Pilot: Novel Role of the Metabolic Hormone Neurotensin on Liver Lipid Metabolism and Pathophysiology

Grants and Contracts Details


Abstract: Non-alcoholic fatty liver (NAFLD) is the most common chronic liver disease in the world, affecting about 80 million adults in the US. NAFLD is predominantly caused by obesity and can progress to a clinically aggressive form, non-alcoholic steatohepatitis (NASH), which can subsequently progress to life threatening complications such as cirrhosis and liver cancer. Recent studies indicate that NAFLD is mediated by defective mitochondrial metabolism of fatty acid (FA), due to reduced oxidative phosphorylation (OXPHOS). However, the factors that cause defective OXPHOS function in NAFLD are currently unknown. The overall objective of this proposal is to determine: (i) how neurotensin (NT), an intestinal hormone, causes mitochondrial dysfunction in the liver by downregulating OXPHOS (Aim 1); and, (ii) how NT regulates the hepatic reactive oxygen species (ROS) balance and contributes to oxidative stress and cellular damage (Aim 2). Our preliminary studies show that NT directly reduces mitochondrial bioenergetic reserve, OXPHOS complex protein expression and mitochondrial ROS generation in the liver, thereby contributing to mitochondrial dysfunction. Conversely, NT increases cytoplasmic ROS levels and oxidative stress, implicating an indirect mechanism for ROS generation. We will isolate primary hepatocytes from the livers of Ntr1+/+ and Ntr1-/- mice fed high fat diet to analyze mitochondrial dysregulation by NT, using state of the art approaches like SIRM (Stable Isotope-Resolved Metabolomics) and Seahorse extracellular flux analyzer. Results of this pilot project will: (i) establish the role of NT as a novel metabolic hormone that contributes to the regulation of mitochondrial function and lipid metabolism, (ii) provide critical insights into the role of NT in the development of NAFLD and NASH, and (iii) facilitate development of NT-targeted therapeutics for NASH, for which there are no currently-approved therapies. Moreover, we anticipate that additional data obtained from this pilot COBRE project will serve as the basis for a new NIH application focused specifically on the novel effects of NT on liver mitochondrial function and metabolism as an etiology for NAFLD and NASH.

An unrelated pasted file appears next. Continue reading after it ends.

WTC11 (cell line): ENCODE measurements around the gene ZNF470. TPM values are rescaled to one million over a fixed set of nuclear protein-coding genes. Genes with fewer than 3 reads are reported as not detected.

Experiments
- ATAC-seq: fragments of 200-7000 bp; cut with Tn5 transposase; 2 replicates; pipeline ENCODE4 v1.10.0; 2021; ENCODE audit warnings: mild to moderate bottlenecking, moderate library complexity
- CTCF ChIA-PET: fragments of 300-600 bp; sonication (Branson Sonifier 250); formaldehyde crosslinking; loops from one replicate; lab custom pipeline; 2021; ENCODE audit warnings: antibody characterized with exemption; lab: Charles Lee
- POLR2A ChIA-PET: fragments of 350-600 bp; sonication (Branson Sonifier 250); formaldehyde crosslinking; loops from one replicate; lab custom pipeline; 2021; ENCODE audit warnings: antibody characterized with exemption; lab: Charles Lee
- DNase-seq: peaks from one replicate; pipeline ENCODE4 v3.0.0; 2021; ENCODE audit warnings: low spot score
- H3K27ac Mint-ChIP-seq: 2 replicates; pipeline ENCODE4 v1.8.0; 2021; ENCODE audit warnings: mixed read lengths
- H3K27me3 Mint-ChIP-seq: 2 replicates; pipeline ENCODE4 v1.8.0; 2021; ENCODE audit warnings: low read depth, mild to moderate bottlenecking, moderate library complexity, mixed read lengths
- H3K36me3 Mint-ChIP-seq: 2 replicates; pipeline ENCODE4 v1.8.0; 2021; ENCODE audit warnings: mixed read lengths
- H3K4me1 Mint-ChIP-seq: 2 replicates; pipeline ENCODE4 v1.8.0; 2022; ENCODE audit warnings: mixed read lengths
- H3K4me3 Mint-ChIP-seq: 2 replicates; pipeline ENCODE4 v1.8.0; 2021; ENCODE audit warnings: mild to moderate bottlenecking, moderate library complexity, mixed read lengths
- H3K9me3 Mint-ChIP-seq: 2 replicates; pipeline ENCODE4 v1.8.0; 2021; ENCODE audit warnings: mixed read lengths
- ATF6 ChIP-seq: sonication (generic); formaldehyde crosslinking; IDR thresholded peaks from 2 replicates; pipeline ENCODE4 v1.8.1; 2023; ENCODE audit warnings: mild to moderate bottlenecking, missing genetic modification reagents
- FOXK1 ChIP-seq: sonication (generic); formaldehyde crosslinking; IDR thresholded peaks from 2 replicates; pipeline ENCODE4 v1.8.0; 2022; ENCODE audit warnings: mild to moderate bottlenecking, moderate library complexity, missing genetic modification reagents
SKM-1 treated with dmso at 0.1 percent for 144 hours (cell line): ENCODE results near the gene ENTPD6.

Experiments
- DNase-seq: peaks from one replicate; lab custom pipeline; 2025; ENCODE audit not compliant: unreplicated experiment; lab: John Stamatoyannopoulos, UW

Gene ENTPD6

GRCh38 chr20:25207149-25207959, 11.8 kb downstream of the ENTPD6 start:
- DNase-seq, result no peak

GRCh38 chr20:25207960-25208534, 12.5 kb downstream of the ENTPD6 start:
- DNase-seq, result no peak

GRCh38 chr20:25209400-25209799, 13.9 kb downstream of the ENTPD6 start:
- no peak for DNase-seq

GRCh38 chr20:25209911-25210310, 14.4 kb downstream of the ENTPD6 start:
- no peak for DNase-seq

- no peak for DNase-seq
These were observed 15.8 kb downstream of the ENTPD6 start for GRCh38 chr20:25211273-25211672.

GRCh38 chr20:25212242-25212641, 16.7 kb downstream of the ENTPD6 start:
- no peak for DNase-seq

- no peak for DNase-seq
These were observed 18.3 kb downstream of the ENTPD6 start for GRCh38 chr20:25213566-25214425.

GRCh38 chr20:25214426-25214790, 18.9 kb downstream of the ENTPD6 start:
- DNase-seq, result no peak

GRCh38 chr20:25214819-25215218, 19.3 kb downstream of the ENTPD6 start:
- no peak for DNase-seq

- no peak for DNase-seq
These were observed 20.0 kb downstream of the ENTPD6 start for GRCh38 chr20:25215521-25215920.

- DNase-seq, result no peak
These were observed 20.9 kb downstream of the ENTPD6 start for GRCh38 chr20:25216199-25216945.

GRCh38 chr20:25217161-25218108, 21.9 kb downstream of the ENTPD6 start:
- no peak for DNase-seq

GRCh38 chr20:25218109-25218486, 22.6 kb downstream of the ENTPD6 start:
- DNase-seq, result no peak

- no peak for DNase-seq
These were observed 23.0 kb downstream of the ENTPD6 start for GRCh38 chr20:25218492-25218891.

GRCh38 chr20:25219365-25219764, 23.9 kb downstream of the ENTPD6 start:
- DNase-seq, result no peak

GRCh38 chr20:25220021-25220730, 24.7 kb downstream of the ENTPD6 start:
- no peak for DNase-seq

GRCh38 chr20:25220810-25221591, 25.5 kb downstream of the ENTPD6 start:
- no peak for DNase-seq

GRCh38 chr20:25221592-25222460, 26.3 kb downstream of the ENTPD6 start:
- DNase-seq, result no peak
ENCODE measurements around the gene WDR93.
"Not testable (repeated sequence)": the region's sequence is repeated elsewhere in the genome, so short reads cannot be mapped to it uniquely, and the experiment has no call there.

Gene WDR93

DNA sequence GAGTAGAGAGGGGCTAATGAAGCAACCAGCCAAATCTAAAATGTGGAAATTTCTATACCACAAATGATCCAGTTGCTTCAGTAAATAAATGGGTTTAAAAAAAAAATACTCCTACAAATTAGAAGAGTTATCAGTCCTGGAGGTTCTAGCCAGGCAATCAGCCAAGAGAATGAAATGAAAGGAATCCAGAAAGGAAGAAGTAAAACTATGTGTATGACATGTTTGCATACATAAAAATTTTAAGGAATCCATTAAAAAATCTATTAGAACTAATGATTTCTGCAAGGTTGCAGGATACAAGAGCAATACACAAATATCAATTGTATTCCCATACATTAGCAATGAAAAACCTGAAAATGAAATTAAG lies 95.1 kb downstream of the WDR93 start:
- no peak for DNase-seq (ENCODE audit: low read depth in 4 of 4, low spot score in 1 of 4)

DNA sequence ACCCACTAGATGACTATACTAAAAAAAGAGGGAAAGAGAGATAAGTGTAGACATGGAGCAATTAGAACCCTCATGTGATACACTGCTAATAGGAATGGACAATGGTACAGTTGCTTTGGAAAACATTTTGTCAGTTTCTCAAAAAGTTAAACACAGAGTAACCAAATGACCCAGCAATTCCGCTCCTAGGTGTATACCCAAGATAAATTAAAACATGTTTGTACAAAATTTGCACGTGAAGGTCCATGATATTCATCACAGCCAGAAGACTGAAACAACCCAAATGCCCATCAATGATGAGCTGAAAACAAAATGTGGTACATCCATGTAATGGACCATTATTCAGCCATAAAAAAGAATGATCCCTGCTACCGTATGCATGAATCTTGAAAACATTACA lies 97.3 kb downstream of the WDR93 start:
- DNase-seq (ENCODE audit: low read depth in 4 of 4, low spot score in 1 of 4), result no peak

Effective start/end date6/15/2212/31/22


  • National Institute of General Medical Sciences


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